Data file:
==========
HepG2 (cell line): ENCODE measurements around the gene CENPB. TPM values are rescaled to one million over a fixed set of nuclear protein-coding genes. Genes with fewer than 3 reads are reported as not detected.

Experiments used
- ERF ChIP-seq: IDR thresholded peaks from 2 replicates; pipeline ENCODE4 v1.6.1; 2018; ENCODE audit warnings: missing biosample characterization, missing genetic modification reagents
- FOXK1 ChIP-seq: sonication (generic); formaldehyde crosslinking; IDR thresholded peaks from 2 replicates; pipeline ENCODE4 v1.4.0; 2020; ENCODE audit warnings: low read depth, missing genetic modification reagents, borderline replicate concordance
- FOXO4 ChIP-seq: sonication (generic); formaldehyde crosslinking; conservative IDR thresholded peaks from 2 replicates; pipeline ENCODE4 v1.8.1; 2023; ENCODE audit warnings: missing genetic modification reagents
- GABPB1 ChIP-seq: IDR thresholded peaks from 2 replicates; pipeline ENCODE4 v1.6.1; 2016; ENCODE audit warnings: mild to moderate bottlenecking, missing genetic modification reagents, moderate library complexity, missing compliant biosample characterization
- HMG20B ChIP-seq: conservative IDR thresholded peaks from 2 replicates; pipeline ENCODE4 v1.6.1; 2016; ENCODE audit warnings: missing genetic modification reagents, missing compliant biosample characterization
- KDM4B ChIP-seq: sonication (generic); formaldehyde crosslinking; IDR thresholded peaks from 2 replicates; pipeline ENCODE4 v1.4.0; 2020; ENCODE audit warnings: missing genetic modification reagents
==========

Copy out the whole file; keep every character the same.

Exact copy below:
HepG2 (cell line): ENCODE measurements around the gene CENPB. TPM values are rescaled to one million over a fixed set of nuclear protein-coding genes. Genes with fewer than 3 reads are reported as not detected.

Experiments used
- ERF ChIP-seq: IDR thresholded peaks from 2 replicates; pipeline ENCODE4 v1.6.1; 2018; ENCODE audit warnings: missing biosample characterization, missing genetic modification reagents
- FOXK1 ChIP-seq: sonication (generic); formaldehyde crosslinking; IDR thresholded peaks from 2 replicates; pipeline ENCODE4 v1.4.0; 2020; ENCODE audit warnings: low read depth, missing genetic modification reagents, borderline replicate concordance
- FOXO4 ChIP-seq: sonication (generic); formaldehyde crosslinking; conservative IDR thresholded peaks from 2 replicates; pipeline ENCODE4 v1.8.1; 2023; ENCODE audit warnings: missing genetic modification reagents
- GABPB1 ChIP-seq: IDR thresholded peaks from 2 replicates; pipeline ENCODE4 v1.6.1; 2016; ENCODE audit warnings: mild to moderate bottlenecking, missing genetic modification reagents, moderate library complexity, missing compliant biosample characterization
- HMG20B ChIP-seq: conservative IDR thresholded peaks from 2 replicates; pipeline ENCODE4 v1.6.1; 2016; ENCODE audit warnings: missing genetic modification reagents, missing compliant biosample characterization
- KDM4B ChIP-seq: sonication (generic); formaldehyde crosslinking; IDR thresholded peaks from 2 replicates; pipeline ENCODE4 v1.4.0; 2020; ENCODE audit warnings: missing genetic modification reagents